You turned one month old yesterday! The first night I had to leave you in the hospital, I was only expecting you to stay a week or so, and I thought that week would be the longest of my life. By God’s grace, I am happy to say this month has gone by surprisingly fast. I am still as anxious to bring you home as ever, but am so thankful the days go quick and the nights go quicker.
You have had so many visitors since you came to Texas Children’s! Pastors Jeff and Chris came to see and pray over you on Monday before your surgery, and Mrs. Elaine from church came to see you yesterday. She brought you the cutest bows to put in that pretty hair! Aunt Paula’s friend Maria works at TCH and came by also. Her son was in the NICU for a couple weeks also, and they created the sweetest CD of lullabies and prayers. Then, we had a visit from Dr. Justin. He read the Monday JVBC blog that requested prayers for you and happened to be in the pathology lab later that day when your slides during surgery were coming in. I bet he checks on you again from time to time. Most special was last Sunday when you got to meet your Aunt Shelby and Uncle Clayton for the first time! Texas Women’s made an exception for them and allowed them to see you for a little while. And of course, every day you see Grammy, Honey and Mema. We love having friends come spend time with us and break up our day a little!
You seem to be coping with your pain well. The nurses are good about giving you more meds when your heart rate starts to go up and you become fussy, but you are going longer stretches without them. This morning was rough for us. You aren’t much of a bleeder, so yesterday they had to heel stick you three times to get enough to run tests. It showed your potassium levels were high, and while the doctor attributes it to the way the blood was drawn, the only way to know for sure is to take more blood. So today they took blood through an IV draw and it took 5 times before they got it—three in your arm and two in your scalp. I was there to hold your hands, talk in your ear, kiss your face and sing songs, but you just cried and faced me as if to say, “Make them stop!”. Actually, we both cried and when they finally got what they needed, we were both exhausted.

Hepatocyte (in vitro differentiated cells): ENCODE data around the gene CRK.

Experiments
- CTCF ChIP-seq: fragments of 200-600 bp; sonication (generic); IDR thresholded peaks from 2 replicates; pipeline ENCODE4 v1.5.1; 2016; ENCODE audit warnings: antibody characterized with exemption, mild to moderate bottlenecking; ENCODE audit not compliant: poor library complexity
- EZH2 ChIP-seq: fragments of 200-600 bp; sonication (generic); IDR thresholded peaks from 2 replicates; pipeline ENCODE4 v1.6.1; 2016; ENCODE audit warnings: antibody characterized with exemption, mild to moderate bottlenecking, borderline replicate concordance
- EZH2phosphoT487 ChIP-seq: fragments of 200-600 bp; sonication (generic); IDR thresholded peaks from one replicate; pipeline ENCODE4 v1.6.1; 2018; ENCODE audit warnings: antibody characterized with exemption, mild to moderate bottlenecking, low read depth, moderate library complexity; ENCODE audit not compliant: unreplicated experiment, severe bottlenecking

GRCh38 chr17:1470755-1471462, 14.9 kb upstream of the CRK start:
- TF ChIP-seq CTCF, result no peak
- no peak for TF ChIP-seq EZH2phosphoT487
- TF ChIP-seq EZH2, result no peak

You are still NPO, meaning no feeds. You probably won’t eat again until Saturday, since tomorrow you are having your second surgery this week. This one is for the cataracts and is partially exploratory. Your eyes won’t dilate to give the doctor a good look at the back of your eyes, so he will try to fix whatever he comes across while he is in there. We are hopeful that your retinas aren’t damaged, but we won’t know for sure until tomorrow. Babies can’t have lens implants because when the eye grows the lens would fall back. This means your vision will be extremely bad and will require glasses immediately to properly establish the brain-eye pathway. By about 6 years old your eye should be full grown and you will have another surgery to implant the lens.
I know I tell you all the time, but I am just so proud you. I can’t believe how tough you are despite your circumstances. You are always so easy to please and keep happy even though a good portion of your life you have been in pain. You have completely spoiled me for any future siblings you might have! Ok, on my way right now to see you. I love you sweet baby!